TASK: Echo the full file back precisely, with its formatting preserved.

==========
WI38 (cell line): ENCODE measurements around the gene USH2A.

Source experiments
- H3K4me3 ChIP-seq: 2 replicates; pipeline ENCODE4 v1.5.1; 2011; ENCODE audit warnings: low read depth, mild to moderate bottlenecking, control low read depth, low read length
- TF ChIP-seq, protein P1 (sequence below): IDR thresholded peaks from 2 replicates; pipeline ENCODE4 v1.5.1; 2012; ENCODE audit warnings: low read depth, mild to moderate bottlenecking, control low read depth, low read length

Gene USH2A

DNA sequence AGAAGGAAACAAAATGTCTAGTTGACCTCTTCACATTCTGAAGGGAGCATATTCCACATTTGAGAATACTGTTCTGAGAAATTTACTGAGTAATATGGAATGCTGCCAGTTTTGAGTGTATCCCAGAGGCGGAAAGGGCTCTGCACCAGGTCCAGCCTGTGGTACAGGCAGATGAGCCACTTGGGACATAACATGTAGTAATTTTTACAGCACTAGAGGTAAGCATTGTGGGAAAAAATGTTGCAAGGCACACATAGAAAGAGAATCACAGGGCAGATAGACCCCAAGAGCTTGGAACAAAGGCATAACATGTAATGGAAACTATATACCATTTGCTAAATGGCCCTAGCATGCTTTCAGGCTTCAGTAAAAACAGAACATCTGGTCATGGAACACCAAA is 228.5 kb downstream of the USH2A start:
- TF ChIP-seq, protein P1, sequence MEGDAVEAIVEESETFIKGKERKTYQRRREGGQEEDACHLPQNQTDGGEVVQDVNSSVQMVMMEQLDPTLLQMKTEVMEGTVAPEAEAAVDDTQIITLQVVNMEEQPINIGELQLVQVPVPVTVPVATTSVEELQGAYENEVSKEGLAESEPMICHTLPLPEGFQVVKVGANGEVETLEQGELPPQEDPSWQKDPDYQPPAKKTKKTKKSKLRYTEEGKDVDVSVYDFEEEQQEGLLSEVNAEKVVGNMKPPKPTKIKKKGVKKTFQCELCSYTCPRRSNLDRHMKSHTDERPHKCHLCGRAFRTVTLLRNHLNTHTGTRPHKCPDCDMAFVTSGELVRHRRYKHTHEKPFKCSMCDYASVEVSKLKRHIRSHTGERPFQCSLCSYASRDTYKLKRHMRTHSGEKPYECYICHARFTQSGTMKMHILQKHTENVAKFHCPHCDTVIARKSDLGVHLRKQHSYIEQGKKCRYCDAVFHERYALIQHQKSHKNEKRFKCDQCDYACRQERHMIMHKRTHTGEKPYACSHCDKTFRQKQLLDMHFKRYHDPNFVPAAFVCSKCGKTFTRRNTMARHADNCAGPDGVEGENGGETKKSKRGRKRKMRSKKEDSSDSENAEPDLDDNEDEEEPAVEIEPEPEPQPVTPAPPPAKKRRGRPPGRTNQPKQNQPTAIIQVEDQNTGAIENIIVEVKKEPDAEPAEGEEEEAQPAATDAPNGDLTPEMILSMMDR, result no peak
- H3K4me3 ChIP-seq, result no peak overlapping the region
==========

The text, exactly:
WI38 (cell line): ENCODE measurements around the gene USH2A.

Source experiments
- H3K4me3 ChIP-seq: 2 replicates; pipeline ENCODE4 v1.5.1; 2011; ENCODE audit warnings: low read depth, mild to moderate bottlenecking, control low read depth, low read length
- TF ChIP-seq, protein P1 (sequence below): IDR thresholded peaks from 2 replicates; pipeline ENCODE4 v1.5.1; 2012; ENCODE audit warnings: low read depth, mild to moderate bottlenecking, control low read depth, low read length

Gene USH2A

DNA sequence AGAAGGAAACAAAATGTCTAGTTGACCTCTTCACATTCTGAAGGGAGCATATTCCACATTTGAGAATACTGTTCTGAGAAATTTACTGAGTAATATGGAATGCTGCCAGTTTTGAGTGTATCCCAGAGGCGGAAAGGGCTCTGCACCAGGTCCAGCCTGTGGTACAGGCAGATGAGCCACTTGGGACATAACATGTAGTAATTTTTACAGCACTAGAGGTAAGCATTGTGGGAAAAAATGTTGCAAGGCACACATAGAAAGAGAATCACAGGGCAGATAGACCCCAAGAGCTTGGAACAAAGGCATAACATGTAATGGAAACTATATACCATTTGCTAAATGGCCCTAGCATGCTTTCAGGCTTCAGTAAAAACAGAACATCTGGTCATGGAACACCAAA is 228.5 kb downstream of the USH2A start:
- TF ChIP-seq, protein P1, sequence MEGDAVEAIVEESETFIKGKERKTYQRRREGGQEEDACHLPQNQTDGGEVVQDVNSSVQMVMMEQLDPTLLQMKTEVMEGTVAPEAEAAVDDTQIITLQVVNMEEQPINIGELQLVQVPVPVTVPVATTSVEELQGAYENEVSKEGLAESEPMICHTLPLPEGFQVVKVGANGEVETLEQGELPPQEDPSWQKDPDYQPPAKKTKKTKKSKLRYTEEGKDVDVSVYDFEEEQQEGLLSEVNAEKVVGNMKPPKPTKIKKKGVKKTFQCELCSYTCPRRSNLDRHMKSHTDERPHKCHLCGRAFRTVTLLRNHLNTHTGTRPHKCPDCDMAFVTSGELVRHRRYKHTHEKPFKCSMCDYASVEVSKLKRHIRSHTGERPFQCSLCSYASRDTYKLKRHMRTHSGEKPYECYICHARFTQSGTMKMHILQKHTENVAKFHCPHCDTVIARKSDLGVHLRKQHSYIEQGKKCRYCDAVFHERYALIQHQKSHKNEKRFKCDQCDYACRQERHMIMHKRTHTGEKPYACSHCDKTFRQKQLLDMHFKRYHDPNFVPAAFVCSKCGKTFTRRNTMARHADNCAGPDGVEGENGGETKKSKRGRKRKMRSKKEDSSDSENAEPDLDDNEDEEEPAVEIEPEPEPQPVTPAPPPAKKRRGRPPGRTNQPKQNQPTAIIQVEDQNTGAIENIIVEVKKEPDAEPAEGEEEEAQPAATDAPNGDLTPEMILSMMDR, result no peak
- H3K4me3 ChIP-seq, result no peak overlapping the region